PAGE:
Your Concise Guide to Elderly Driver Assessments

Your Concise Guide to Elderly Driver Assessments

When should an elderly driver assessment happen? If you’re worried about an older driver’s performance on the road or you’re wanting to check you’re meeting safe driving standards, then this Concise Guide To An Elderly Driving Assessment is for you.

If you’re a senior driver, or concerned about a loved one you may have noted changes that may impact their safe driving skills such as:
  • Increased forgetfulness or other cognitive ability changes 
  • Near misses whilst driving, out of character traffic infringements or not attending to road sign instructions
  • Minor or major motor vehicle crashes
  • Avoiding driving at night or in low light conditions
  • Slowed reaction times
  • Pain from stiff joints
  • Vision or hearing troubles
  • Living with a medical condition like a neurodegenerative condition,
  • Reduced physical abilities after a big health event
  • Reduced attention levels to traffic laws or seeing the occasional dangerous driving behaviour

and you’ve likely wondered does this impact a person’s ability to control a motor vehicle and safe driving skills? If so should a senior driving assessment be done?

In this article we’ll cover what older driving assessments are available for seniors as well as:

Are You Still Fit To Drive?

Bill* a man in his late 70s had started to develop memory and thinking problems. At first it was forgetfulness with twist.

Easy to work around but unusual for him. After 9 months with gradual changes in these symptoms he saw a geriatrician. Bill was diagnosed with mild cognitive impairment, likely early stage Alzheimer’s dementia.

He was still driving and performing “reasonably well” at home. Bill went to see his GP as part of his yearly health check.  The medical assessment of fitness to drive is no doubt one of the most challenging experiences a GP faces in their practice.

Bill’s GP has suggested that a professional practical driving assessment is needed to check his driving capabilities.

For Bill, he’s clearly anxious about the impact of these assessments on his life. He says, “I feel normal” but for others around him, there are noticeable changes.

So What Does “Fitness To Drive” Mean

It’s clear the body changes as we age. Health conditions, and particularly those seen with neurological conditions, like dementia, can impact a senior driver’s ability to meet the diverse driving conditions on the road.  It’s this ability which is at the heart of the “fitness to drive” assessment.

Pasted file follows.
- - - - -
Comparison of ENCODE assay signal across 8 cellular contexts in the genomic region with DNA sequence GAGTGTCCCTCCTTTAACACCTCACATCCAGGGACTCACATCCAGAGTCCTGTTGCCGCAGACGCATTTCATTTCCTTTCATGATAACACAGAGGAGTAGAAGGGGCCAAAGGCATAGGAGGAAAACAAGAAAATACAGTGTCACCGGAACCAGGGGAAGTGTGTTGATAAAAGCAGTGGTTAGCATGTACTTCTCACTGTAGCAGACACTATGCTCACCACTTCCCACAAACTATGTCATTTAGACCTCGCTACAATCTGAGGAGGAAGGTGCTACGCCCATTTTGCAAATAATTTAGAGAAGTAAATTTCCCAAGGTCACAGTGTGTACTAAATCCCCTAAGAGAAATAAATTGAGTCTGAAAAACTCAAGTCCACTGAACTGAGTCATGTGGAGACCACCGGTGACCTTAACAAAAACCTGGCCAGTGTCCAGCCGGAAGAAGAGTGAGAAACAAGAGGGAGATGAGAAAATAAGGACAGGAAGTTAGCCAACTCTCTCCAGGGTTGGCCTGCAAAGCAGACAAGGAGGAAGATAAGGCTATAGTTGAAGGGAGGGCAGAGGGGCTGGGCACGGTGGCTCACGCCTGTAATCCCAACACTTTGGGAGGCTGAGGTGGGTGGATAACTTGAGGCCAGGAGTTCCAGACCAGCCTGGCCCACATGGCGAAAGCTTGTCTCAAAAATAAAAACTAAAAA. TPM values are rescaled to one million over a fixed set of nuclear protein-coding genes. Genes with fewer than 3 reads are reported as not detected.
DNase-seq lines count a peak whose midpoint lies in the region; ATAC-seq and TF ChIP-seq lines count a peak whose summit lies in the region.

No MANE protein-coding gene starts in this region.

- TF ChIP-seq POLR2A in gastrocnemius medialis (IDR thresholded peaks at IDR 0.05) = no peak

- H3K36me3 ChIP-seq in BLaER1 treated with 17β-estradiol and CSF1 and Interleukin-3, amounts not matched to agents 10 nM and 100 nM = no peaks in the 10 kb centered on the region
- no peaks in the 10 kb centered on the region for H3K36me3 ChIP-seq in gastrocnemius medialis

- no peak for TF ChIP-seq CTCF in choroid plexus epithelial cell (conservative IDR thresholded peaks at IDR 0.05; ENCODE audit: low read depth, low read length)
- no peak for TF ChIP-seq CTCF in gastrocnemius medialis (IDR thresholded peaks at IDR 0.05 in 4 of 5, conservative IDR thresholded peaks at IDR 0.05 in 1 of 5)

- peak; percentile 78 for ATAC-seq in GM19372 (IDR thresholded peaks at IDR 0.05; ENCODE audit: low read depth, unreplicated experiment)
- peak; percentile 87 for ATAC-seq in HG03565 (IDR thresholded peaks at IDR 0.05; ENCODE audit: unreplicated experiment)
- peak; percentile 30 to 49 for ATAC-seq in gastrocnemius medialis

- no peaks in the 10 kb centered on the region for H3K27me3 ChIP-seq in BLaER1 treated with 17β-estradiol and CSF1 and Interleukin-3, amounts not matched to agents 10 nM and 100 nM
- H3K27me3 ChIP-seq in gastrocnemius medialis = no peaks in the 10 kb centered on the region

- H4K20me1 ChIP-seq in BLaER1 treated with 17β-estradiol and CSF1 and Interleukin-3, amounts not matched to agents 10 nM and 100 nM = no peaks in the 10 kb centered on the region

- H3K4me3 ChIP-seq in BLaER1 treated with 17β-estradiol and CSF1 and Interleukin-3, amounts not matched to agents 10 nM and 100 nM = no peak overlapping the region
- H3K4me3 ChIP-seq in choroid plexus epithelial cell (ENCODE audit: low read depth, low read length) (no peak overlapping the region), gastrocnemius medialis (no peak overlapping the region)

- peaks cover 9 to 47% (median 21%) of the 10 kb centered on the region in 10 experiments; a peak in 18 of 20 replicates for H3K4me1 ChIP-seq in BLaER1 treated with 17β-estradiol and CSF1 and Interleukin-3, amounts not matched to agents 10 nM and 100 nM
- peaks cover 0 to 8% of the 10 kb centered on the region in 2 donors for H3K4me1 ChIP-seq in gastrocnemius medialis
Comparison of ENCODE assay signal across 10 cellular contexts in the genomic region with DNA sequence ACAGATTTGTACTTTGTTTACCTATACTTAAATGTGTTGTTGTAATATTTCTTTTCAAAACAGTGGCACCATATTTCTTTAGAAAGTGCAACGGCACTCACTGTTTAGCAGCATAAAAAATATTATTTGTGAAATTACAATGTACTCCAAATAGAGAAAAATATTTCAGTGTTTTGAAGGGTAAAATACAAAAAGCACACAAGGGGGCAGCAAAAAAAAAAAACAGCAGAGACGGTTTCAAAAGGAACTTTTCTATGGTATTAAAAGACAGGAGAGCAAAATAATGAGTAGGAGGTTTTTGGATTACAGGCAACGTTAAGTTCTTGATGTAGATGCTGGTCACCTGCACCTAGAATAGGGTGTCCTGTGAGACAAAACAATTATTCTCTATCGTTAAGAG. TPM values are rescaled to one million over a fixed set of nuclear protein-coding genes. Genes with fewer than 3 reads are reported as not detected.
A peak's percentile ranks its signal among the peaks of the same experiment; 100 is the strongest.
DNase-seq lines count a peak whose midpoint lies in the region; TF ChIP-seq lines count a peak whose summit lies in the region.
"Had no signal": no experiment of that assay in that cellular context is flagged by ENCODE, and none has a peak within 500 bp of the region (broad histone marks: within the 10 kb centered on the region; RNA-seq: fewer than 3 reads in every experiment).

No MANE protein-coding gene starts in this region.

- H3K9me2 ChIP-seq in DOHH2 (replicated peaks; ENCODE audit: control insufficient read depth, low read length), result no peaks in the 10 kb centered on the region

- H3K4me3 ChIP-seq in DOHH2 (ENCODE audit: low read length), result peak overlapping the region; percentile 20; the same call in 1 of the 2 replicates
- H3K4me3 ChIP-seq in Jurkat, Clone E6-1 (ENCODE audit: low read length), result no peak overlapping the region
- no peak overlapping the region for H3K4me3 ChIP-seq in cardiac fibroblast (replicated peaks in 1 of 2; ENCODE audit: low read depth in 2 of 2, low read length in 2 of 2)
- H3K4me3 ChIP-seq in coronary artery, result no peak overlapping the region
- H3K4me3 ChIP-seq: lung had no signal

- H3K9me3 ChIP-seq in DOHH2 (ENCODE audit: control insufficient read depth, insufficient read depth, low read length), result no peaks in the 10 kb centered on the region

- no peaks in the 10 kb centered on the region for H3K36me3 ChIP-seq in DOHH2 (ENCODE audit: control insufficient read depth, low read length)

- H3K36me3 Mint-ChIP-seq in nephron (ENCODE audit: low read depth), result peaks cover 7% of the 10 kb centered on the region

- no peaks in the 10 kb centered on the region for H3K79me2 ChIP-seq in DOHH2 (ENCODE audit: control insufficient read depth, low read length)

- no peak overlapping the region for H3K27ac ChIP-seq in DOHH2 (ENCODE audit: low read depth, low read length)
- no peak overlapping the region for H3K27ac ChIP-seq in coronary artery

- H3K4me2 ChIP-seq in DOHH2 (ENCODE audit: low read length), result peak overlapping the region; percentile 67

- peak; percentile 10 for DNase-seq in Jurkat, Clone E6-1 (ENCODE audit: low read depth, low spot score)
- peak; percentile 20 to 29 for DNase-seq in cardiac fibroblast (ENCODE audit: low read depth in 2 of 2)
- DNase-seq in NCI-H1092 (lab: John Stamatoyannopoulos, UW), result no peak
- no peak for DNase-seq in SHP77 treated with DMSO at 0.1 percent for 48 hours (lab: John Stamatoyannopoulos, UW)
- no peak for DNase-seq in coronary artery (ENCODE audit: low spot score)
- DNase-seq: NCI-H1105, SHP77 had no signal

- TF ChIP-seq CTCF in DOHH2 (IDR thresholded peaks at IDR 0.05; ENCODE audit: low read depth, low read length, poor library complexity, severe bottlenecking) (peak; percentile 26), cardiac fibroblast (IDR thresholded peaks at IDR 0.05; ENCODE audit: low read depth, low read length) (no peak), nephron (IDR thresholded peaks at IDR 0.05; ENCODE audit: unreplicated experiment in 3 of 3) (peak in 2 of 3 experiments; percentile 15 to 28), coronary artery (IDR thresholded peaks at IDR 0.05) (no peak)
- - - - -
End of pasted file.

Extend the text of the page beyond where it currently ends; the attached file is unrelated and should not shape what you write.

Health conditions no doubt, can impact the skills necessary for driving such as your:

  • Memory skills, movement and coordination, strength, perception and sensation, for example, which is seen more so in people 75 years and older than younger people.

That’s one reason why senior drivers, those 75 years and over, are subject to regular medical assessments.

According to the Austroads’ Assessing Fitness to Drive (2016) “Driving a motor vehicle is a complex task requiring perception, good judgment, responsiveness and reasonable physical capability. A range of medical conditions, as well as treatments, may therefore impair driving ability.”  In short, impact your fitness to drive.

So, if you’re an older driver you’ll need to see your medical professional at least once every year for a medical fitness to drive assessment.

In some cases your doctor may ask you to get an Occupational Therapy driving assessment to help clarify your driving competency and overall fitness to drive.

How Can Age Affect Driving Performance?

You may have noticed that your memory, your vision, and how you process information has possibly changed compared to when you were younger.

In our Safe Driver Hub we commonly see in elder drivers with:

  • Physical Function Changes: Muscle strength, pain and stiff joints
  • Visual Function Changes: Troubles with vision, visual field, visual scanning, peripheral vision
  • Speed and Execution Changes: Speed of processing and reaction times
  • Cognitive Changes: Thinking and memory changes as well as troubles with awareness, insight and judgement skills

We’ve previously covered 6 factors to impact an older person’s driving performance which adds more to these points.

What Are The Common Senior Driver Assessments?

The Austroads’ guidelines, “Assessing fitness to drive” outline the roles and responsibilities for GPs and Health Professionals in the assessment of seniors regarding their fitness to drive for licensing purposes.